Managing Mindsets: Decorated Paralympian shares golden tips
By Greg Bach
Before plunging into the water on race day, Paralympic swimming great Jessica Long has already visualized what she wants to happen.
Her pre-race routine focuses her mind, manages her energy, and often leads to a medal being draped around her neck.
“I like to go to the pool when it’s completely empty and I just kind of stare out and in that moment set my intentions,” says Long, a 13-time Paralympic gold medalist looking to add to those golden accomplishments next summer in Tokyo. “I tell myself ‘this is your pool’ and ‘you are going to do great things’ and that gets me fired up.”
She also uses the time to recognize the nerves that are simmering and rather than try to ignore them she frames them in a positive light.
“I think it’s important to use that pressure in a positive way by recognizing that you have these exciting nerves,” she says.
Every athlete’s pre-competition routine varies, but Long encourages young athletes to dial up what works for them to clear any mental clutter and help them perform at their best.
“I stick to my routine and I think it’s so important for athletes to have a routine that can totally be their thing,” she says.
Originally from Siberia, Long was adopted at 13 months old from a Russian orphanage and grew up in Baltimore, Maryland. She was born with fibular hemimelia and did not have fibulas, ankles, heels and most of the other bones in her feet. At 18 months old, her legs were amputated below the knees so she could be fitted for prosthetic legs and learn how to walk.
She competed in Athens at the 2004 Paralympic Games at the age of 12, and also swam in the Paralympic Games in 2008, 2012 and 2016. She has her sights set on swimming in Tokyo for her fifth Paralympic Games in 2021.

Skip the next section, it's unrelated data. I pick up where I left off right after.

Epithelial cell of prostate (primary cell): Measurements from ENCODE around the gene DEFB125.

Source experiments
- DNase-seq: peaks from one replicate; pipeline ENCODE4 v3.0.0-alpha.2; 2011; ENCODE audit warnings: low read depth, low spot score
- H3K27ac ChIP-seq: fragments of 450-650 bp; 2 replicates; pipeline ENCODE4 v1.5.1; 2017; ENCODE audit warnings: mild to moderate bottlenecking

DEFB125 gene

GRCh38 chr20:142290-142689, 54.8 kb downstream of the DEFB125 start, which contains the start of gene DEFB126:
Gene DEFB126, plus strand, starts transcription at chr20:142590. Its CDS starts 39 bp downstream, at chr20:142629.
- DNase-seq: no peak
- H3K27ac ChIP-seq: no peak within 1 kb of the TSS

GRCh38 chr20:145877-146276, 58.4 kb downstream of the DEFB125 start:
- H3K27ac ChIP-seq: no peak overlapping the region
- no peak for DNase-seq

TIPS TO SHARE WITH YOUNG ATHLETES
We spoke with the decorated swimmer about motivation, overcoming disappointment, and more. Check out what she shared:
Potent self-talk: On those days where the motivational tank may be running low, Long encourages athletes to lean on positive self-talk to help squeeze the most out of that practice session.
“Every day we’re expected to give our best and that can be really hard because you can be tired or sore and it can be hard doing the same thing over and over,” she says. “But it’s in that moment that you have a choice. You can be like ‘I can’t do this’ or ‘even though I’m sore and I’m tired this is going to be one of my best practices.’”
And when athletes are able to power through those rocky patches, they’ll be able to draw from those experiences moving forward. “Those are the practices that I remember most when I had no idea where I was going to get the strength to finish,” Long says.
Write down goals: Long writes out her goals – both short- and long-term ones – that help keep her dialed into the process. “I like seeing my goals written out,” she says. “I’m training for something that is four years away (the Paralympic Games) so that is obviously the end Goal, but in that four-year span I have short-term goals to reach within a couple months.”
The power of passion: Growing up, no one pressured Long to be a swimmer. She was able to pursue the sport at her own pace and on her terms – and her passion for it flourished. “My parents never pushed me,” she says. “It was always my decision.”
And she’s grateful she was allowed to choose her path.
“If you’re passionate about something you’ll go far and you can define your own success,” she says. “It doesn’t have to be a gold medal and it doesn’t have to be the Olympics, but if you are doing something you are passionate about you are already winning.”
The five-minute rule: “We have this rule on Team USA where you can have five minutes to be upset about a race because you put in a lot of hard work and maybe your race plan didn’t go the way that you wanted,” Long says. “But after those five minutes you have to suck it up and you can’t bring that negativity to the team.”
A love of swimming and competing: “I like taking off my prosthetic legs and I like the freedom,” Long says. “And I also love pushing myself. We’re trying to lower our times by tenths and hundredths of a second and I think that keeps it fun. You still have to have fun when you’re doing your sport. It’s supposed to be fun; it’s supposed to be challenging; and it’s supposed to be tough.”
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